If you have seasonal allergies, you might be miserable when springtime rolls around. As the temperatures warm and the flowers, trees and grasses begin to blossom and grow, the pollen starts to fly. You know it, because it triggers your sniffling, sneezing and watery eyes.
You’d love to enjoy the beautiful spring weather, but it feels like your seasonal allergy symptoms are forcing you to stay indoors. What can you do? Tara Carr, MD, an allergist and immunologist with Banner - University Medicine, said you want to minimize your exposure to allergens so you can reduce your symptoms. But that doesn’t mean you need to stay indoors for the season. Here are a few tips that can help you keep your seasonal allergies at bay.
How to lower your exposure to seasonal allergens
The best strategies for reducing your symptoms center around keeping yourself away from pollen:
- Avoid the outdoors in the early morning since that’s when the pollen count is at its highest, so you’re most likely to have allergic reactions.
- Consider showering at night to remove the pollen from your hair and skin so you’re not exposed to it when you’re sleeping.
- Keep your windows closed as much as possible, especially your bedroom windows.
- Leave your shoes at the door so you aren’t tracking pollen into your home.
- Clean or replace the air conditioning filters in your house and your car so they’re removing allergens from the air during pollen season.
- Vacuum your rugs and carpets frequently and dust your furniture with a damp cloth to remove pollen.
- Bathe your pets to get allergens off their fur and keep them out of the bedroom.
- Wear glasses instead of contact lenses since contacts can trap irritants against your eyes.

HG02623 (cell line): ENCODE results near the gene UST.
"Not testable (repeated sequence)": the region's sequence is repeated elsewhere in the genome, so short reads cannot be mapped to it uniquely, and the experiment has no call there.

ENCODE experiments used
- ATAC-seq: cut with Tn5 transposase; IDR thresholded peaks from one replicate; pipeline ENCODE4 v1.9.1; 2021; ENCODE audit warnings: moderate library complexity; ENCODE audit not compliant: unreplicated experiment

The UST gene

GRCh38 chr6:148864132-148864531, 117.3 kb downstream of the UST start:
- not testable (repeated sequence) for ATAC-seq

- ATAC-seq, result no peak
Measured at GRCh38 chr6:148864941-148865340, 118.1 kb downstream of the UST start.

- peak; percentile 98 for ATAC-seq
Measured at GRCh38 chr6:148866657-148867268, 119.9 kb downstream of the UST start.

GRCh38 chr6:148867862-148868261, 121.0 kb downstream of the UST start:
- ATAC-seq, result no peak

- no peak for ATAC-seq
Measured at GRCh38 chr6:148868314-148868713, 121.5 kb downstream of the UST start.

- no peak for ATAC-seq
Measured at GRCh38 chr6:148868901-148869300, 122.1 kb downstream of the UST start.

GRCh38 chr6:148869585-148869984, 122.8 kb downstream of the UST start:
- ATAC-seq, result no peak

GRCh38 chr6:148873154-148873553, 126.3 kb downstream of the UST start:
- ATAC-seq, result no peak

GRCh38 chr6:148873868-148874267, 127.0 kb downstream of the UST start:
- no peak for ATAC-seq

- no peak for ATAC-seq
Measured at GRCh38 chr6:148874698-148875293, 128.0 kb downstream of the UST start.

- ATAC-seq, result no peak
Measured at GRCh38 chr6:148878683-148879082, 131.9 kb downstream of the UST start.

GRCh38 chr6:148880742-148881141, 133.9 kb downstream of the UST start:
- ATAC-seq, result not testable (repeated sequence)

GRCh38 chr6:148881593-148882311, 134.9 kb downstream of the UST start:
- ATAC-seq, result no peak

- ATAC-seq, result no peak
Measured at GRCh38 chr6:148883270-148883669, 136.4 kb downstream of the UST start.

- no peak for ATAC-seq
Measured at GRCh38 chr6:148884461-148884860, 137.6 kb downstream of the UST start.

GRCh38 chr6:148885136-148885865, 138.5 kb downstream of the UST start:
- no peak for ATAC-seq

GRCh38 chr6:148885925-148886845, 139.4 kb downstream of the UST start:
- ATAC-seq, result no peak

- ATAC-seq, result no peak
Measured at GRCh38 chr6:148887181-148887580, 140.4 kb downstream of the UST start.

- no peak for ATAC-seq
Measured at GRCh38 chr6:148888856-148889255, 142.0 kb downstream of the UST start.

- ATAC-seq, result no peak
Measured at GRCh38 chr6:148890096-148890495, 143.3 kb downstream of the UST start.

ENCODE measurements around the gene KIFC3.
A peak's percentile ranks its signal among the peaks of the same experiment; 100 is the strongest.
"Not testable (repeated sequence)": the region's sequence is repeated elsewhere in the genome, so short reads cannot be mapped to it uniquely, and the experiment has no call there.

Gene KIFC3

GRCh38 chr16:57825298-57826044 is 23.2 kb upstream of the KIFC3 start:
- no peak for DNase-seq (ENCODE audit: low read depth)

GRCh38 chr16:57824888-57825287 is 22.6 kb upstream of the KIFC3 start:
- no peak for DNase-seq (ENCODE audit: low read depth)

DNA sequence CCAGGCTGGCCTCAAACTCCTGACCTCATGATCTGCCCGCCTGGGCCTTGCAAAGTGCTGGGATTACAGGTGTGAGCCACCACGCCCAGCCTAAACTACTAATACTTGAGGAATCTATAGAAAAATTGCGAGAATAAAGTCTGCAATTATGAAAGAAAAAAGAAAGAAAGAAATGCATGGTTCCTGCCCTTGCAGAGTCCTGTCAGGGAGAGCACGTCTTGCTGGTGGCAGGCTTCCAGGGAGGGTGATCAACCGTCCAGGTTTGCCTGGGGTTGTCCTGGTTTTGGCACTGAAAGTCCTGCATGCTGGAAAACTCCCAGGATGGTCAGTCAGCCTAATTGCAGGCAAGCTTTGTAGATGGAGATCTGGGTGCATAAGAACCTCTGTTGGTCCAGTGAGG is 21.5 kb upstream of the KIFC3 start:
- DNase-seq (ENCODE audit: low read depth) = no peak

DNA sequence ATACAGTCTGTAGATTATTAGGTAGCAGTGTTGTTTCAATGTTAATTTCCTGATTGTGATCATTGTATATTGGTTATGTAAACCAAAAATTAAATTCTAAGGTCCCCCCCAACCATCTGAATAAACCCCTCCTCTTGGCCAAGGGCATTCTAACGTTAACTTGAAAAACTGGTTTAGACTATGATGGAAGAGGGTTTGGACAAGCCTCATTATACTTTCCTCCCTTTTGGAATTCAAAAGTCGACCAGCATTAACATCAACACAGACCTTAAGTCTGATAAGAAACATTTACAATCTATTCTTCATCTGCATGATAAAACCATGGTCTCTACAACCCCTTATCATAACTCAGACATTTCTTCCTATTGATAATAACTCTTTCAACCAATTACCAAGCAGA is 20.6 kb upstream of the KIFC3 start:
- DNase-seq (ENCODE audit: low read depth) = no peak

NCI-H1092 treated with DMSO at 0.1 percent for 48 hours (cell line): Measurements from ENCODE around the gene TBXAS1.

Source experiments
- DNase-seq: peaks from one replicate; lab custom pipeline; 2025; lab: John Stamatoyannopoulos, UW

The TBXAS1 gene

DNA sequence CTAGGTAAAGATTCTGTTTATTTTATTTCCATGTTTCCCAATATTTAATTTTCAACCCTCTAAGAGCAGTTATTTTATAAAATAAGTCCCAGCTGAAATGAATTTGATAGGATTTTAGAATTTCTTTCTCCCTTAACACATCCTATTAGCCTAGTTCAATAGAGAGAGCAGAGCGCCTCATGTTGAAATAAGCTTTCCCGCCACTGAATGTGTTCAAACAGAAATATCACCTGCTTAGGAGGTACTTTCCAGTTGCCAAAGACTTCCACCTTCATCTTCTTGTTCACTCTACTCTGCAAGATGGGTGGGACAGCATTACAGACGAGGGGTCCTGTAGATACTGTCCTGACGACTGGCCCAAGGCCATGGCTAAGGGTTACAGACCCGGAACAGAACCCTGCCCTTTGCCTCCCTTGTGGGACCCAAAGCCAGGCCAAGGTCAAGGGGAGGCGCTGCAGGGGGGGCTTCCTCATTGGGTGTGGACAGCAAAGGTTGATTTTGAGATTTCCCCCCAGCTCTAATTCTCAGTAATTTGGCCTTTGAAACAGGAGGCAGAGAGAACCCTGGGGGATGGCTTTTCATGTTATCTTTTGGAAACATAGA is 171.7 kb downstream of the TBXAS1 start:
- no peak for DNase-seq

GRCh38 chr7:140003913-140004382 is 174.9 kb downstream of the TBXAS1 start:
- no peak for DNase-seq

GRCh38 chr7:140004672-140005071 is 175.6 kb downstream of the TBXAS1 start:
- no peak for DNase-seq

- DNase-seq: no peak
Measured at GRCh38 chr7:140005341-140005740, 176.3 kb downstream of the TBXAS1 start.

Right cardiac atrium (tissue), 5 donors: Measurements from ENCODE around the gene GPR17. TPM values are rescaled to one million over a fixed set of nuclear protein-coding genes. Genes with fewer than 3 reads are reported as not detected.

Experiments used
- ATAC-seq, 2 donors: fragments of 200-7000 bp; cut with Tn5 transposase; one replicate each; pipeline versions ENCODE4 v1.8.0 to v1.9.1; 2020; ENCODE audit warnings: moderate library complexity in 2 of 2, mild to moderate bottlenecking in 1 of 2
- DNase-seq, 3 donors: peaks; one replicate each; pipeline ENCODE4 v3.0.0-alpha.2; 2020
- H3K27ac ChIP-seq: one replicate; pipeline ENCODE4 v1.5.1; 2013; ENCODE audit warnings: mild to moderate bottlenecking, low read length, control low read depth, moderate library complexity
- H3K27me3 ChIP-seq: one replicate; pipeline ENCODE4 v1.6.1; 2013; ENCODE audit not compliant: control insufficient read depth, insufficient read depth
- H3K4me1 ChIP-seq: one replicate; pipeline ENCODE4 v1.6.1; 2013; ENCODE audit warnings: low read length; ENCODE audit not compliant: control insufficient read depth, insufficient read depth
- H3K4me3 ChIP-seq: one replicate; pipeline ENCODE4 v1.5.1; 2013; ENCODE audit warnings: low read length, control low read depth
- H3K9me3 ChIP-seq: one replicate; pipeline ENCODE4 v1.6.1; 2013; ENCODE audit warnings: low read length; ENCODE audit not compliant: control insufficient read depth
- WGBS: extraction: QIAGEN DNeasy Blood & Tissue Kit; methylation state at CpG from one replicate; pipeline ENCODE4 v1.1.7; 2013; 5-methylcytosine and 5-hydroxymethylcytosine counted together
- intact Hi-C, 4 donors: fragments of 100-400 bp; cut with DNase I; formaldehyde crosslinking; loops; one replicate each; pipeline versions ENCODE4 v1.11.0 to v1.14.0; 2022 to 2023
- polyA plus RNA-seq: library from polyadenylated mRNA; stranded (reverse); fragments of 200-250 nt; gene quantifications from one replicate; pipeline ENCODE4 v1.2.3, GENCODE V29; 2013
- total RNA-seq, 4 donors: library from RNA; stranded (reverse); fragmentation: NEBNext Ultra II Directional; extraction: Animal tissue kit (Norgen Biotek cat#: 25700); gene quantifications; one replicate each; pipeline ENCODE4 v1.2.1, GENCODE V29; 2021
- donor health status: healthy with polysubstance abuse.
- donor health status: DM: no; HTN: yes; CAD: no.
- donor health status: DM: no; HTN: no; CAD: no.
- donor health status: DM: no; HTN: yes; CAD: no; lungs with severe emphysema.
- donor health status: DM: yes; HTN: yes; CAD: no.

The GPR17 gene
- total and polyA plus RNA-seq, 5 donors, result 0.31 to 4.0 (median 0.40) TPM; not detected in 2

How a doctor can help you find the right treatment
These exposure-reducing steps can help, but you can’t completely eliminate the chance you’ll come across allergy triggers. So, you may want to talk to a medical professional about controlling your symptoms. “If you have an allergy, it’s important to be evaluated and treated,” Dr. Carr said. “Allergists can provide you information on avoidance and medical therapy and treatment options to try and reduce the allergy over time.”
Your doctor may recommend over-the-counter allergy medications such as:
- Antihistamine pills you can take once daily to treat your runny nose, itchy eyes and nose and sneezing. Today’s options are long-acting, less sedating and have fewer side effects than those available just a few years ago.
- Steroid nasal sprays, like fluticasone (Flonase) and triamcinolone (Nasacort), that you can use daily to treat and prevent all allergy symptoms. “These need to be used regularly to get the best effect,” Dr. Carr said.
- The nasal antihistamine Astepro, which is available over the counter and can be used either regularly or as needed for nasal allergy symptoms.
“These options all have good long-term safety records, and you can use them separately or in combination,” Dr. Carr said.
You can also use saline solution flushes, such as with a Neti pot or nasal irrigation bottle. These can be effective in rinsing mucus and pollens out of your nasal passages—read the directions carefully and talk to your doctor if you have any questions about how to use them. If you’re going to use a nasal spray, you should use saline flushes first, then apply the spray. Beware of overusing decongestant nasal sprays, which can create a rebound effect and prolonged congestion.
What to do if you still need relief
If your allergy symptoms are not well controlled by reducing your exposure and trying over-the-counter treatments, you should see an allergy specialist. A medical professional can confirm that the symptoms are due to allergies, and not something else that can cause similar symptoms, such as chronic sinus infections or a deviated septum.
People who have tough-to-control allergies may want to take allergy shots (allergen-specific immunotherapy) or use FDA-approved tablets (sublingual immunotherapy) to reduce symptoms. These treatments are effective, but they are long-term options that usually take a few months to begin working, so you need to start them well before allergy season begins.
Seasonal allergies may also affect your lungs since they are linked with asthma, or your skin (eczema). “If you have those conditions, it’s best to see a doctor because the medications that are most effective are prescription,” Dr. Carr said.
The bottom line
When the temperatures increase, and the pollen starts flying in the springtime, you can feel miserable if you have seasonal allergies. But you don’t have to stay indoors for the season. By lowering your exposure, talking to your doctor, and trying different treatment options, you can get the sneezing, sniffling and itching under control.